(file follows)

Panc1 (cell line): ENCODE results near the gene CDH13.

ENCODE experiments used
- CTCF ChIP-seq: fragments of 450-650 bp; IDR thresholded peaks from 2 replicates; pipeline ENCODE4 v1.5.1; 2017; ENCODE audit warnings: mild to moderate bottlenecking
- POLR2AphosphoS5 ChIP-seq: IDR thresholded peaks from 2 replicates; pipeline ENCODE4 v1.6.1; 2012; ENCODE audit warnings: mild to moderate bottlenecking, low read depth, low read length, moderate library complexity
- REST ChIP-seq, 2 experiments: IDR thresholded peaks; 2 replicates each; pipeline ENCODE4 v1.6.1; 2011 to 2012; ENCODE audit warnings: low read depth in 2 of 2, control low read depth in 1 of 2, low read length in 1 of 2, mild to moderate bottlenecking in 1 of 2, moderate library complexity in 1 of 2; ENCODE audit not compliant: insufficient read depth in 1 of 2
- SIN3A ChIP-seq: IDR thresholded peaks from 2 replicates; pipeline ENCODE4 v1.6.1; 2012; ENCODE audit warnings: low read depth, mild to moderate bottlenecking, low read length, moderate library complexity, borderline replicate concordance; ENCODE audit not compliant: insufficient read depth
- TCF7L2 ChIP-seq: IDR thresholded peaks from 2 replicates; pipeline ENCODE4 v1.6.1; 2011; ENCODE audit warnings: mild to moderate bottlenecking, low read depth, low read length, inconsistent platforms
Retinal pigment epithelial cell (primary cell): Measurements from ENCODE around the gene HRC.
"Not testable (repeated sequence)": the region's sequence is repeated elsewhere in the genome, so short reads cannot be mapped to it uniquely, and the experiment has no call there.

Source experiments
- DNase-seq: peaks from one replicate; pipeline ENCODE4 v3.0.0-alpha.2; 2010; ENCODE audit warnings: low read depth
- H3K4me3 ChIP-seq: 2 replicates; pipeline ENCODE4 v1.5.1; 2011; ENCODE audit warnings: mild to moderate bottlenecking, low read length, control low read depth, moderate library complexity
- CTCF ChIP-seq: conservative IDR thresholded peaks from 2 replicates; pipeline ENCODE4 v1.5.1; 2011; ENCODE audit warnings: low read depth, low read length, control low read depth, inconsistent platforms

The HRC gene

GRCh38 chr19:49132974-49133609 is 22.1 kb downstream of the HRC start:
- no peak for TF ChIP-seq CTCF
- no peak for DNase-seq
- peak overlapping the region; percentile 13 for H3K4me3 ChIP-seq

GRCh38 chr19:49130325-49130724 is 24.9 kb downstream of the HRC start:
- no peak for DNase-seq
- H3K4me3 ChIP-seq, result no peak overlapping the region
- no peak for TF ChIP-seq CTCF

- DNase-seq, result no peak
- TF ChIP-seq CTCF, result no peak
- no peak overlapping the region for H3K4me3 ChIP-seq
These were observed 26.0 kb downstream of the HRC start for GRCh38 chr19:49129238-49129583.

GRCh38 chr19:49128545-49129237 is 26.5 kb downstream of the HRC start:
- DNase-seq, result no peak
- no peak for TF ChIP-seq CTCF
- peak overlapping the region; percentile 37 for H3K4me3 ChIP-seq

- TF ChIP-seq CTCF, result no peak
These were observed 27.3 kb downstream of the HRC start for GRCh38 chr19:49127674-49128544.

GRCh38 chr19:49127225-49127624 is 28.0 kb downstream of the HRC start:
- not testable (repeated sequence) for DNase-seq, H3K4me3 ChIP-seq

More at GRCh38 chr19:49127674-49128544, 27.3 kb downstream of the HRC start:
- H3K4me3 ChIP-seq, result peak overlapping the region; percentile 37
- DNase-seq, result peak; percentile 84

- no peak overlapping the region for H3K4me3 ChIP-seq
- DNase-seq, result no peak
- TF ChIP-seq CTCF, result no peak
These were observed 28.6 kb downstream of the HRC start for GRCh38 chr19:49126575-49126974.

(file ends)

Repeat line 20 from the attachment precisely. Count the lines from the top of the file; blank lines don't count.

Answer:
- no peak for DNase-seq